Lupin III: Blood Seal ~Eternal Mermaid~ note is the twenty-second Made-for-TV Movie in the Lupin III anime franchise. It was directed by Teiichi Takiguchi, who went on to be an animation director for Part 4. The special debuted on December 2, 2011 to a modest viewing audience.
Made to celebrate the 40th Anniversary of Lupin III on television, the special brought a number of changes to Lupin. The first notable one is the major art style changes to the Lupin characters; past specials for the last decade had relied on designs largely derived from Shin Lupin III, the second TV series. TMS, which was involved with the early days of Lupin, came back to do the animation for Blood Seal, and accordingly the designs were redone to evoke the early years of the first series and the proto-Studio Ghibli designs used in The Castle of Cagliostro.note Discotek Media announced they were bringing over the special, with a new dub featuring the Red Jacket cast. This makes it the second of the Lupin III Yearly Specials to get a dub outside of Funimation's block, and the first special dubbed since 2005.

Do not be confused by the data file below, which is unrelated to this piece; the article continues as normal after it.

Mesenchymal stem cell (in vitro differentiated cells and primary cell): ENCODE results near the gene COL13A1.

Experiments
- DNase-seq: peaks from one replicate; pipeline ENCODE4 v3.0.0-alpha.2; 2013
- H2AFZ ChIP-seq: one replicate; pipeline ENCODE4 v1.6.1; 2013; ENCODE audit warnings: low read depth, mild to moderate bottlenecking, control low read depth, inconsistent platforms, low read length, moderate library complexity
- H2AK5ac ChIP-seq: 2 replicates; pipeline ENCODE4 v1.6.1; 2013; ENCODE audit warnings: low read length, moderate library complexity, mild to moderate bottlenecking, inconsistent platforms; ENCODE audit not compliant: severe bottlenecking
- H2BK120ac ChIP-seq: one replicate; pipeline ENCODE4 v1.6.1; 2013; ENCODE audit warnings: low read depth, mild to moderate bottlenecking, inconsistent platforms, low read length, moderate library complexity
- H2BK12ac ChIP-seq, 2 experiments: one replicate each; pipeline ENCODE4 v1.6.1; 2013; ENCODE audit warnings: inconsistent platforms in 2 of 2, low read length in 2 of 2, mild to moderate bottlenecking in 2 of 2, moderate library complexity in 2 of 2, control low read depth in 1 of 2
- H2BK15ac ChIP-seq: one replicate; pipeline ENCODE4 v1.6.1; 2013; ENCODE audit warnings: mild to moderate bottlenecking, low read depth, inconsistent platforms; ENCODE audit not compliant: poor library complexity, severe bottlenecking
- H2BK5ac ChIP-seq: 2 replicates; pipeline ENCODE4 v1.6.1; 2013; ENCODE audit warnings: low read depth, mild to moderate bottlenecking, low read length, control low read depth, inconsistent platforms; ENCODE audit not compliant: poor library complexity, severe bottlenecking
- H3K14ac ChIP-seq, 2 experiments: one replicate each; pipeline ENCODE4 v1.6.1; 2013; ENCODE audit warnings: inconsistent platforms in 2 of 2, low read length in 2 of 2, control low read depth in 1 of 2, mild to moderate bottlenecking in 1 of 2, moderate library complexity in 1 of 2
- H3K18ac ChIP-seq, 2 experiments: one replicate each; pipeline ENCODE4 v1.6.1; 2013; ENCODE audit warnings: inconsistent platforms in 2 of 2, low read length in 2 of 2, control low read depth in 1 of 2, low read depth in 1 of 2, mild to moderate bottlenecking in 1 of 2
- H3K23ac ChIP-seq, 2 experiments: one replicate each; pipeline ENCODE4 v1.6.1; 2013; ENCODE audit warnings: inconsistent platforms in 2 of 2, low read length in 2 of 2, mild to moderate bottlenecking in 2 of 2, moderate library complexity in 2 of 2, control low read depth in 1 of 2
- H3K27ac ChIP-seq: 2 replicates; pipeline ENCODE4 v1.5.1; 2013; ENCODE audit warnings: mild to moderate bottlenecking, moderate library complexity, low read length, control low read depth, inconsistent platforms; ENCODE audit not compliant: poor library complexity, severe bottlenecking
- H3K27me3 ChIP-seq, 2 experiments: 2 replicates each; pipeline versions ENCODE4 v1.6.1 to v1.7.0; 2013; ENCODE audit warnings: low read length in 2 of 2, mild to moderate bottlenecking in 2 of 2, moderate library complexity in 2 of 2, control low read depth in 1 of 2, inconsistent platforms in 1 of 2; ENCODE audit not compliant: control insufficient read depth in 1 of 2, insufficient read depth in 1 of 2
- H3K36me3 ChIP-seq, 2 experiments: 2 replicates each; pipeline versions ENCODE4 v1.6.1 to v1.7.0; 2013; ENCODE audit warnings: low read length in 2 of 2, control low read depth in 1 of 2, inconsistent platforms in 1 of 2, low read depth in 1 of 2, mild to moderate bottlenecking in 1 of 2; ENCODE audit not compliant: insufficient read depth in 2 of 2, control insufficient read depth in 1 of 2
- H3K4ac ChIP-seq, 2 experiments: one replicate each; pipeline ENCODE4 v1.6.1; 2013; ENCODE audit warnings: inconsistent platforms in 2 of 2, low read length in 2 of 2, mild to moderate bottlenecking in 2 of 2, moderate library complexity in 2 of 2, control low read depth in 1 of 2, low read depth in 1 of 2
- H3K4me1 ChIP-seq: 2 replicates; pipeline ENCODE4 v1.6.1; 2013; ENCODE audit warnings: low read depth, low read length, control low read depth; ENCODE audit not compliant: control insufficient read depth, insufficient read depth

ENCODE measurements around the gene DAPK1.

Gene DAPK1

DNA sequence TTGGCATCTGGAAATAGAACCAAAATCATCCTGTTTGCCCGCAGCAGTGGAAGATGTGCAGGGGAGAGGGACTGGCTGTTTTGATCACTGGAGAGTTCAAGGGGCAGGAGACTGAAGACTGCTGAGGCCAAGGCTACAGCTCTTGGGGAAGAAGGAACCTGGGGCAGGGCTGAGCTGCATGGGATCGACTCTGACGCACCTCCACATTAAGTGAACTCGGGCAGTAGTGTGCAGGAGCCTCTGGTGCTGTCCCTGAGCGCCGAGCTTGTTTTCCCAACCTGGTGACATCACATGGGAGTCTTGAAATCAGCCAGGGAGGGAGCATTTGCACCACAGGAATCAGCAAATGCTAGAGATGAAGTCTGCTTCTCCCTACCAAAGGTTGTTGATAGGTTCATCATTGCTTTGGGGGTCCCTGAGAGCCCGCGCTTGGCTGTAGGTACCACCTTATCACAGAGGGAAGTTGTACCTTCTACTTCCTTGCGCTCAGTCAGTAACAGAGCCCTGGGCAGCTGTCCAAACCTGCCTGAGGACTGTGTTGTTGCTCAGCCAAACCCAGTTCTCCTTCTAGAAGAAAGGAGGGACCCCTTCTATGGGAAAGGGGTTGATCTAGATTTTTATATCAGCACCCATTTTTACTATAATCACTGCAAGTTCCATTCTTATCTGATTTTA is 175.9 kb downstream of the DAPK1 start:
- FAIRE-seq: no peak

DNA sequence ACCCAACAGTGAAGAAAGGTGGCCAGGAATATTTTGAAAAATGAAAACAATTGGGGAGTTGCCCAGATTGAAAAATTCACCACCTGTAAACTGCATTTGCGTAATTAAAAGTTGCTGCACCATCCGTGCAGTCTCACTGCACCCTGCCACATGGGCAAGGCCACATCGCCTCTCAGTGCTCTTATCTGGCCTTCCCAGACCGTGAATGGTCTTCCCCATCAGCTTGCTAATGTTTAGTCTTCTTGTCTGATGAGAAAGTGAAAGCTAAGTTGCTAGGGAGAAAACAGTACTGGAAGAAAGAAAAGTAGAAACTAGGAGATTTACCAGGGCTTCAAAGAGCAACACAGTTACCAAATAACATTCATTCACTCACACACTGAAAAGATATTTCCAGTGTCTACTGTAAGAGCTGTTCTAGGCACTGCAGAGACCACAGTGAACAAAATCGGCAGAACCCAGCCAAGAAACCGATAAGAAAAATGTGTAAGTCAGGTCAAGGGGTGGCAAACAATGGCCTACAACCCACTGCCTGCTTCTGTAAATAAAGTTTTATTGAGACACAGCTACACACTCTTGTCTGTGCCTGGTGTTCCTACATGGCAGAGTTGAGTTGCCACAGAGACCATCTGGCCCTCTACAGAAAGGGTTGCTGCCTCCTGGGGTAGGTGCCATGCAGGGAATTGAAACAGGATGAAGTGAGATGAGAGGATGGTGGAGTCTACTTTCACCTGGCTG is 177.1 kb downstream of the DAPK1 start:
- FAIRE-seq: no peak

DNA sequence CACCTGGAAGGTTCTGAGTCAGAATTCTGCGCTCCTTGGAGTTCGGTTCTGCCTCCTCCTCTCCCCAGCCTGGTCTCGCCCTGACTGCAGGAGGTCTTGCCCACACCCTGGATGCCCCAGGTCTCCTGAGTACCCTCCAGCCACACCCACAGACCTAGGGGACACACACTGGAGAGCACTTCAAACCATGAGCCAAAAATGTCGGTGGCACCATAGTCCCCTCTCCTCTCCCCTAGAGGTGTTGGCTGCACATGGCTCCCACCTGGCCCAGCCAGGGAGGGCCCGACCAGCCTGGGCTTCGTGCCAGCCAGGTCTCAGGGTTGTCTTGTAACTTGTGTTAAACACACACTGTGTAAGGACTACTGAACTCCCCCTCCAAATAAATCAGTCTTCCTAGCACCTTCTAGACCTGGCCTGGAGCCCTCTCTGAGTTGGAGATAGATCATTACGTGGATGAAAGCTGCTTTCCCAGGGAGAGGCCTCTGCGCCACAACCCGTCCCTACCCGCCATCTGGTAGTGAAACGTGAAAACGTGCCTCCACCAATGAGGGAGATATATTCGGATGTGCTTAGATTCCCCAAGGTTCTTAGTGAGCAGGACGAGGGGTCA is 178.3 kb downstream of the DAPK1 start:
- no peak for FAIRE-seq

The second change was the first major shakeup of the Lupin cast since Kan'ichi Kurita took over the role of Lupin in Farewell to Nostradamus, following the death of original seiyuu Yasuo Yamada. It was announced with this special that the long-time voice actors for Zenigata (Gorō Naya), Fujiko (Eiko Masuyama), and Goemon (Makio Inoue) had retired; they were replaced with Kōichi Yamadera, Miyuki Sawashiro, and Daisuke Namikawa, respectively. This cast change left Kiyoshi Kobayashi, the voice of Jigen, as the only original Lupin voice actor remaining.